2022’s smartphones were good, but 2023’s will have to be better if Android makers want to topple Apple.

Photo: Florence Ion / Gizmodo

Florence Ion covers smartphones and smart homes for Gizmodo. She’s been writing about the Android operating system since 2012 and recently added iOS to her repertoire. You can follow her coverage here, and email story ideas or arguments why she should switch to the iPhone here.

The top story:

Android’s market share is trailing behind Apple in the U.S. and Canada, and iPhones recently scored more than 50% of the total US market for the first time ever. It’s probably all about the ecosystem: No one does a walled garden that’s worth sitting in like Apple. Google and Samsung certainly try, but those two companies are also competing with one another, so the platform is segmented. We’ll be watching closely to see how Android fights back in 2023.

What we’re waiting for:

  • Samsung’s Galaxy S23 flagship family, which includes the Galaxy S23, S23+, and S23 Ultra, will be the first batch of smartphones to debut in Q1. Their arrival tends to set the trajectory for Android devices for the rest of the year. Will it excite us in 2023? (It didn’t excite me last year.)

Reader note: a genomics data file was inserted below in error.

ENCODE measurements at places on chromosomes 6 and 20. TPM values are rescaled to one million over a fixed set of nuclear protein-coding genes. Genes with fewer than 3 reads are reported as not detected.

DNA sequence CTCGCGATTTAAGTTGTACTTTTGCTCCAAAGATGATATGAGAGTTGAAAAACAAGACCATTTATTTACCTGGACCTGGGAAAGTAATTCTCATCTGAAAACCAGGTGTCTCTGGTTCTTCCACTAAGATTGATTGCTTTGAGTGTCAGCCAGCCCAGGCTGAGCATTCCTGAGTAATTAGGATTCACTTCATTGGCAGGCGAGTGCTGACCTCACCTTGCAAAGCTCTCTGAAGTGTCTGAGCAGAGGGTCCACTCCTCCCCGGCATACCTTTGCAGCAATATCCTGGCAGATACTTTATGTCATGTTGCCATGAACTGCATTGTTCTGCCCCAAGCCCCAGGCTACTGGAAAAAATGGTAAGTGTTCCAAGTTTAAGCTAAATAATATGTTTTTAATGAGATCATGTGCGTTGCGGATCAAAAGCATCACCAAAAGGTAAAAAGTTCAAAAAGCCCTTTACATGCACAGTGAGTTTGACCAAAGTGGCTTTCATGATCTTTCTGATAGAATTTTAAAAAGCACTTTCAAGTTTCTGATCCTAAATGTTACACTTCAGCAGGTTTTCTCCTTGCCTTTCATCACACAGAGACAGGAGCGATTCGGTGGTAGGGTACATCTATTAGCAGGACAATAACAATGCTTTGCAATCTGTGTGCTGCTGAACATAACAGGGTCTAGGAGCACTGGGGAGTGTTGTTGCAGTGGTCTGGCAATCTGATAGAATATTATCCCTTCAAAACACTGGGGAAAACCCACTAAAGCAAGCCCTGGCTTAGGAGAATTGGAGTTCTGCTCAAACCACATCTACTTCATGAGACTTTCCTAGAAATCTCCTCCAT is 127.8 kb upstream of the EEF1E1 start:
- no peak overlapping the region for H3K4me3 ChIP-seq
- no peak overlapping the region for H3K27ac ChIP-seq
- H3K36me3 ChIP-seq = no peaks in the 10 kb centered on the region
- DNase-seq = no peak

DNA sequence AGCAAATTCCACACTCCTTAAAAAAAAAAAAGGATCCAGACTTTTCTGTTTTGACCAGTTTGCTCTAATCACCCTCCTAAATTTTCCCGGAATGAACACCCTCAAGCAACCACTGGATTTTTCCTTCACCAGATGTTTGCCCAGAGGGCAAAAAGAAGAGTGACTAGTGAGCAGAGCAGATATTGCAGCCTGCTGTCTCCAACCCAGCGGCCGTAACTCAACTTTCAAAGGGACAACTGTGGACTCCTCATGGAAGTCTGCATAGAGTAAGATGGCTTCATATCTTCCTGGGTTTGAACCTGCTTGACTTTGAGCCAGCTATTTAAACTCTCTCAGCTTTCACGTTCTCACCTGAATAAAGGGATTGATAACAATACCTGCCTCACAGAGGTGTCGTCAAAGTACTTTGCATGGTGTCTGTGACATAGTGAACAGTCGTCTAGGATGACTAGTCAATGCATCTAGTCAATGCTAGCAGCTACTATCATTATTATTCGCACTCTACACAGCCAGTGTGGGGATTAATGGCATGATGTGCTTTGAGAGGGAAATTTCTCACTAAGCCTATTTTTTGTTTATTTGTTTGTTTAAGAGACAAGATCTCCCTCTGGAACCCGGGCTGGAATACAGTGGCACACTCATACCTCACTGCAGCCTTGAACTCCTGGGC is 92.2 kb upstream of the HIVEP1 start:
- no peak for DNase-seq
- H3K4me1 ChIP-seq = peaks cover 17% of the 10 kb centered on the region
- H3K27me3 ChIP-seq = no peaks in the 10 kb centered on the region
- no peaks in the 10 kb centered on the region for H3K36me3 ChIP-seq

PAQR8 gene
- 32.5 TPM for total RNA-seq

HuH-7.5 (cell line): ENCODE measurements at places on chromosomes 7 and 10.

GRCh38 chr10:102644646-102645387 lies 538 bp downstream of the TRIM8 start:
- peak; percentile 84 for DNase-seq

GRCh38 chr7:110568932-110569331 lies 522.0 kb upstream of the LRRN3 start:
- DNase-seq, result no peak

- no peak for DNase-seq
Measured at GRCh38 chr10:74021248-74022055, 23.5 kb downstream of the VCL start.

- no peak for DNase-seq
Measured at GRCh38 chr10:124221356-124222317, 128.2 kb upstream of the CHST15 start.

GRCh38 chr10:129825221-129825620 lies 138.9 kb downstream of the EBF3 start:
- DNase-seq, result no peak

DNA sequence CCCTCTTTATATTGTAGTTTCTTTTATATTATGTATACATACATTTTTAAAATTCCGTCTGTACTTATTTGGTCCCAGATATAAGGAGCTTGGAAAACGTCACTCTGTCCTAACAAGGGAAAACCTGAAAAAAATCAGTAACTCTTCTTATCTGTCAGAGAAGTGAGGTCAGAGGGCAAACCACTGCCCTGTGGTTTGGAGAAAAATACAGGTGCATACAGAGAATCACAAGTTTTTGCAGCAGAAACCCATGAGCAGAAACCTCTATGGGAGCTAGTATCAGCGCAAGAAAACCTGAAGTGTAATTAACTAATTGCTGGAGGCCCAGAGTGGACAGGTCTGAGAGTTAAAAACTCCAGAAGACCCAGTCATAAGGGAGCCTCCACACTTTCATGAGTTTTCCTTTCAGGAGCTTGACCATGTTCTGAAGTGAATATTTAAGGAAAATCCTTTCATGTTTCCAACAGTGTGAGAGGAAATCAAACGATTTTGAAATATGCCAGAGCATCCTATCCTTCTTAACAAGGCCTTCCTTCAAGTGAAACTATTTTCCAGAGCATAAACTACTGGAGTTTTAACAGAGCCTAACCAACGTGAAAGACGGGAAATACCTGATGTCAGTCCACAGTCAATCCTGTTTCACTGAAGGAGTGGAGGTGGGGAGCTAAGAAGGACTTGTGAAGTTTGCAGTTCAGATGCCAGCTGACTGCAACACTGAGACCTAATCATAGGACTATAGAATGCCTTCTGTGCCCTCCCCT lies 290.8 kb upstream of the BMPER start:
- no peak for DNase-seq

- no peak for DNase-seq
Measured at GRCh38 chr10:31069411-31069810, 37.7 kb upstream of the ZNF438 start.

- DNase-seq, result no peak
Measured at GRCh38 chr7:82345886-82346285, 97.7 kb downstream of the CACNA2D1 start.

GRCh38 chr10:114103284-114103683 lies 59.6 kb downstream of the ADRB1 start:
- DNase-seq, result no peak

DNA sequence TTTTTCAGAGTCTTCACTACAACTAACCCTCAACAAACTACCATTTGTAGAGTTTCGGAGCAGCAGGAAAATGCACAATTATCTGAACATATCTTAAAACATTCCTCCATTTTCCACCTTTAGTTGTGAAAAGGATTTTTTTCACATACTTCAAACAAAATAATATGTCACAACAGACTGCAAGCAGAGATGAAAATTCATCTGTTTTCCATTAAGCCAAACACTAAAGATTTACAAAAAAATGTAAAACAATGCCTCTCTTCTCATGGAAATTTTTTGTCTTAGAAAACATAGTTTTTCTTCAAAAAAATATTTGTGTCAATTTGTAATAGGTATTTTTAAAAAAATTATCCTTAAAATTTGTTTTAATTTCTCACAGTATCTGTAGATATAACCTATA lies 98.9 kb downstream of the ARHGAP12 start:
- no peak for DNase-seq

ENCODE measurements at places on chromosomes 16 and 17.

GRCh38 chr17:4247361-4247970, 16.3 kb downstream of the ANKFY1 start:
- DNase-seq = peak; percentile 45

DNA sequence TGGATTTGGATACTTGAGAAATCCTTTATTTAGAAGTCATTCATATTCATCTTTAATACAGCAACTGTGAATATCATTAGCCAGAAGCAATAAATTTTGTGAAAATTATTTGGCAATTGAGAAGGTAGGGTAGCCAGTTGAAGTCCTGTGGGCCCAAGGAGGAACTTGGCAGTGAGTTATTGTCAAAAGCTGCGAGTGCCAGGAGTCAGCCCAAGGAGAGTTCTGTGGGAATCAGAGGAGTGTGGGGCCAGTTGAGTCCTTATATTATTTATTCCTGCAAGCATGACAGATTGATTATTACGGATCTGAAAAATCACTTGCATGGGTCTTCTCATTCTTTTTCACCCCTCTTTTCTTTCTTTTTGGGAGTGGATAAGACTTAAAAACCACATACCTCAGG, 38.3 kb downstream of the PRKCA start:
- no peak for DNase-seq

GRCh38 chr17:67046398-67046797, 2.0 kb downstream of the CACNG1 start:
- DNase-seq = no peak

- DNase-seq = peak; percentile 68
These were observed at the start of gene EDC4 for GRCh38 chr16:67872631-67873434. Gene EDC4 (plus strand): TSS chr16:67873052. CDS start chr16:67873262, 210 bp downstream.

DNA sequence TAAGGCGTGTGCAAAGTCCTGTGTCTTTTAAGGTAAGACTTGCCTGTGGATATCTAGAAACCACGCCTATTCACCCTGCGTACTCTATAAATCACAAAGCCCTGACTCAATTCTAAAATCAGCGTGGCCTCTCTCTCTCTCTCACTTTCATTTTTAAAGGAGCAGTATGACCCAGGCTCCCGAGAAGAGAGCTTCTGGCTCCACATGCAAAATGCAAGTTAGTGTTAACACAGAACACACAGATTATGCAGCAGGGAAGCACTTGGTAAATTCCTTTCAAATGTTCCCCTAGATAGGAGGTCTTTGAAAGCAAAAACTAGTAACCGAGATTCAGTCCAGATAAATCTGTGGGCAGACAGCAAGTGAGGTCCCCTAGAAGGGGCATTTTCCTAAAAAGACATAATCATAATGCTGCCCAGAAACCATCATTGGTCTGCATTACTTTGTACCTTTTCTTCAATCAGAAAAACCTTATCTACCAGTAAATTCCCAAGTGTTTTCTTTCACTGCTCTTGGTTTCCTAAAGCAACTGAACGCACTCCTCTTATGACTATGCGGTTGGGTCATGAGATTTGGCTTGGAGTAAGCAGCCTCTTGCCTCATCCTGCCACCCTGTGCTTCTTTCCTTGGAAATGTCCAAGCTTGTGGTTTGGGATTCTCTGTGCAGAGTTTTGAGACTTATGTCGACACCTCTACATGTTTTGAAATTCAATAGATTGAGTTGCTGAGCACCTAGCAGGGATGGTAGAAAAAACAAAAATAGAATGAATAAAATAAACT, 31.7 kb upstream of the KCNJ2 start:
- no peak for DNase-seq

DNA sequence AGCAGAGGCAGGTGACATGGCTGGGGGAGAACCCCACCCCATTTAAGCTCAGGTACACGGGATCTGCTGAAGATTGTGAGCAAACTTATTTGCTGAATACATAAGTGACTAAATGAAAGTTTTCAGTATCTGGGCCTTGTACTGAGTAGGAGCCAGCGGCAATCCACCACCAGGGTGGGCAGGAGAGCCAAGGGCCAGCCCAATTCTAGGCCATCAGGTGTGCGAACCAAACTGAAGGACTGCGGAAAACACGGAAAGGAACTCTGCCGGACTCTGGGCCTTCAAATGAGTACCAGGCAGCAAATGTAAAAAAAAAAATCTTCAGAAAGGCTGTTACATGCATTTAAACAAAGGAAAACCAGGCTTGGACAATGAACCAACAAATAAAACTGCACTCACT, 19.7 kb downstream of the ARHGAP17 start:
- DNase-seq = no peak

• Google and Apple’s developer conferences happen in May and June, respectively. That’s when we’ll find out all the new capabilities coming to Android and iOS. It’s the best indicator for where the respective ecosystems are focused.
  • Foldables are gaining traction with more additions from overseas brands like Oppo and Huawei. We’ve now got lots of foldable options, but will they become affordable in 2023?

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Unconventional wisdom:

Google is into the habit of dropping special features just for its Pixel smartphones. There’s often a technical reason for the exclusivity; after all, the whole point of the in-house Tensor chip was to fine-tune its AI capabilities so that Google could sell more smartphones. But this practice will lead to more fragmentation in the Android operating system. Even with Google’s unification efforts through the Android source code and providing updates piecemeal through the Play Store, as long as Google, Samsung, and brands like OnePlus do their own thing to compete with one another, the disparity will continue.

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